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With more than 50 non-fiction books and numerous magazine articles to his credit, Allen Wyatt is an internationally recognized author. He is president of Sharon Parq Associates, a computer and publishing services company.
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Please Note: This article is written for users of the following Microsoft Word versions: 97, 2000, 2002, and 2003. If you are using a later version (Word 2007 or later), this tip may not work for you. For a version of this tip written specifically for later versions of Word, click here: Understanding and Creating Lists.
There are two types of lists commonly used in printed material. The first is a bulleted list and the second is a numbered list. A bulleted list is a nothing but a list of individual items with a symbol to the left side of the first line of each item in the list. For example, the following is a bulleted list:
In the case of this bulleted list, the symbol used as the "bullet" is a small dot. A numbered list is a little bit different. It consists of a series of items, each with a sequential number in front of it. Numbered lists are used extensively in WordTips to describe a sequence of steps to be followed.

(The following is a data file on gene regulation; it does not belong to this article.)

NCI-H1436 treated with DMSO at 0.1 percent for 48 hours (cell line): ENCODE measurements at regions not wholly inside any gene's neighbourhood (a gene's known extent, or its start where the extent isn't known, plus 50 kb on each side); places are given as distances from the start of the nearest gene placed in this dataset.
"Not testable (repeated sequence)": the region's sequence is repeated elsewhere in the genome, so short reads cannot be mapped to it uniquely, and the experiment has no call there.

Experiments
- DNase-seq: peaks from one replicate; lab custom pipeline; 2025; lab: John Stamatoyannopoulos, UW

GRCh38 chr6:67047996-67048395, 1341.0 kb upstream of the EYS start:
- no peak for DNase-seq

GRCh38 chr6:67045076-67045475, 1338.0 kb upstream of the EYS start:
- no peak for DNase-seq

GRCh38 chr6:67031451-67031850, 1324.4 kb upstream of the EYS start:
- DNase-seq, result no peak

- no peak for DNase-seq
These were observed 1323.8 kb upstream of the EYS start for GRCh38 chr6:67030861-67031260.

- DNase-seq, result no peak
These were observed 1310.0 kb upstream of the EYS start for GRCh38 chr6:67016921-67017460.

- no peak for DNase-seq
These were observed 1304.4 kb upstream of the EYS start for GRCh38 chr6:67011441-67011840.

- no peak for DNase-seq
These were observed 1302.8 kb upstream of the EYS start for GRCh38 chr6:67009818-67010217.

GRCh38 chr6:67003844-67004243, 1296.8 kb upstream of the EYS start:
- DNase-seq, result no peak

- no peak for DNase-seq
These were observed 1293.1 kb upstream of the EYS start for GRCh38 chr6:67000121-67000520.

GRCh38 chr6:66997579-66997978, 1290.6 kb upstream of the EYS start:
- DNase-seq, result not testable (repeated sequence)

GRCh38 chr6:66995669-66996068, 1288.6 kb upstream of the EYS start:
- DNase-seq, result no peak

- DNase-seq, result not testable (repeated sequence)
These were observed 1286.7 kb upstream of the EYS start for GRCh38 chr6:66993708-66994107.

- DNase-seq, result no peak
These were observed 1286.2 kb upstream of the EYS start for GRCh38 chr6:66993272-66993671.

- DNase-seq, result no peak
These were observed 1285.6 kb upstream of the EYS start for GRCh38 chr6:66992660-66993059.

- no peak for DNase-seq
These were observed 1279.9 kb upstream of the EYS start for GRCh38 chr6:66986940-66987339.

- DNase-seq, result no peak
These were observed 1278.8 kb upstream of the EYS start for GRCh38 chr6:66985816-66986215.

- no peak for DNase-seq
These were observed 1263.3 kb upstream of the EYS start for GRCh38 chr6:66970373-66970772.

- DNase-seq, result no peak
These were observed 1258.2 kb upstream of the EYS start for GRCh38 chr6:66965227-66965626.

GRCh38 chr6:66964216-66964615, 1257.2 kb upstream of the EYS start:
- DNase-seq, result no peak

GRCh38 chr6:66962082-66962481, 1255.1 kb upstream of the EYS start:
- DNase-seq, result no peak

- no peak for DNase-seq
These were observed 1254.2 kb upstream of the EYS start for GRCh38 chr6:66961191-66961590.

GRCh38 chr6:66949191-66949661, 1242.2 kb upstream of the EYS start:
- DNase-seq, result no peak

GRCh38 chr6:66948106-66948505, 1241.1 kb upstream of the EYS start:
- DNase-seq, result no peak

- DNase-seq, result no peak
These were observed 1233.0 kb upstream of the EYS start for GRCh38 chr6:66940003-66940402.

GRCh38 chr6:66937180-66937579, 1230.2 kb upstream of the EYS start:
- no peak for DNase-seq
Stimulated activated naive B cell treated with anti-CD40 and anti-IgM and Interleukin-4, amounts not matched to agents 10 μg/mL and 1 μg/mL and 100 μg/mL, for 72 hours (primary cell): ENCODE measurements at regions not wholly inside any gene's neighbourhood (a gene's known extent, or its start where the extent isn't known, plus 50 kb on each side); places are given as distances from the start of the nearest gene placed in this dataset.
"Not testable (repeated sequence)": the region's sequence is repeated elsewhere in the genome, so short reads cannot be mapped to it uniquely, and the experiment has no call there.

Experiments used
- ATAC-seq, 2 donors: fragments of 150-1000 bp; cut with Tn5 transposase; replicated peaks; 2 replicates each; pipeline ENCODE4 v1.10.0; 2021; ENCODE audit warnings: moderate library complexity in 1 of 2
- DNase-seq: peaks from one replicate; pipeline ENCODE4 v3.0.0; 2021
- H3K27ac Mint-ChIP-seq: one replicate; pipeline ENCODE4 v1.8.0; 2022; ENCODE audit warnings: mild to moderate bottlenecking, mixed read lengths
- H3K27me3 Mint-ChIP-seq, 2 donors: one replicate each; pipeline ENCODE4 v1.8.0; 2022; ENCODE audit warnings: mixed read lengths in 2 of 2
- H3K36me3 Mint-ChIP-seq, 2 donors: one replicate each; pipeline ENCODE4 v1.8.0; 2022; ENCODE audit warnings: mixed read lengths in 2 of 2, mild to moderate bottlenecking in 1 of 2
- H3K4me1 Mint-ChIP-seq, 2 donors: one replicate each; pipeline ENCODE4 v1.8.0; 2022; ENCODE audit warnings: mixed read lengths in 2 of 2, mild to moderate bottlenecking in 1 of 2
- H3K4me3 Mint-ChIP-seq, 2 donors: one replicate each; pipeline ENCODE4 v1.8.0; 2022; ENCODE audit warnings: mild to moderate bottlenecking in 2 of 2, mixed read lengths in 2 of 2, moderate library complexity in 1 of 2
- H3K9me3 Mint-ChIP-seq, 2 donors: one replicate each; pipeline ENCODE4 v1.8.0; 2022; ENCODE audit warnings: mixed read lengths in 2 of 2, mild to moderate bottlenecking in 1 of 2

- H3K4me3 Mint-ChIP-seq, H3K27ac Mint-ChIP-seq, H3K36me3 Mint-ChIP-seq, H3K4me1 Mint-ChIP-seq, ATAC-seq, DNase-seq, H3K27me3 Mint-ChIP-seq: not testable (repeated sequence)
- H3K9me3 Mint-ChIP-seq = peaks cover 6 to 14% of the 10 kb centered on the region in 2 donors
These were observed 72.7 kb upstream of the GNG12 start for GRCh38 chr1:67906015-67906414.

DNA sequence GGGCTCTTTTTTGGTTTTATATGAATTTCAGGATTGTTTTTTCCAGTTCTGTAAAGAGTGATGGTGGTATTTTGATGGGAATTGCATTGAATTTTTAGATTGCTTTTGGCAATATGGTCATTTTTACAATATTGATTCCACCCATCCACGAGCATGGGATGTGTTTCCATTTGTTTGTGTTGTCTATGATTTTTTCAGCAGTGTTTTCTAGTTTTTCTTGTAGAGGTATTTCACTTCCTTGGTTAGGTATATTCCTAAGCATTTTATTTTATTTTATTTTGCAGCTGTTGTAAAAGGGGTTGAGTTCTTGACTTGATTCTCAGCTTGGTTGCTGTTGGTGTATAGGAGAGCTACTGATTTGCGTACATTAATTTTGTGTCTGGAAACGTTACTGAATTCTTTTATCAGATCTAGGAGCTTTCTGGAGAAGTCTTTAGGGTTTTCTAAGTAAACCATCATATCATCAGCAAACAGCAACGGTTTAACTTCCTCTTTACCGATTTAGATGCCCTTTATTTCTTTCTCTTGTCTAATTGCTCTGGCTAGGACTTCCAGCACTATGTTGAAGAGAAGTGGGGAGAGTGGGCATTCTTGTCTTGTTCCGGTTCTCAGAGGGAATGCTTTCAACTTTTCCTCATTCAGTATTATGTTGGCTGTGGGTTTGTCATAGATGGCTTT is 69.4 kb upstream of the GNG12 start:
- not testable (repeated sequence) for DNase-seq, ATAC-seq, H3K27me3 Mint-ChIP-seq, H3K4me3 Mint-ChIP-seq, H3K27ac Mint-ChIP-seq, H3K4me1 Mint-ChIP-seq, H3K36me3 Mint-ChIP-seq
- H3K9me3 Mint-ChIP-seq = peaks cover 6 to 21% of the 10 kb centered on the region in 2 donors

This usage points out the primary way you can decide which type of list to use. If you have a sequence of steps, which must be followed in order, then you should use a numbered list. If you have a group of items to which you want special treatment given, but they don't represent a series that must be followed in sequence, then you should use a bulleted list.
Word allows you to quickly and easily create lists. To do so, follow these steps:
WordTips is your source for cost-effective Microsoft Word training. (Microsoft Word is the most popular word processing software in the world.) This tip (1251) applies to Microsoft Word 97, 2000, 2002, and 2003. You can find a version of this tip for the ribbon interface of Word (Word 2007 and later) here: Understanding and Creating Lists.
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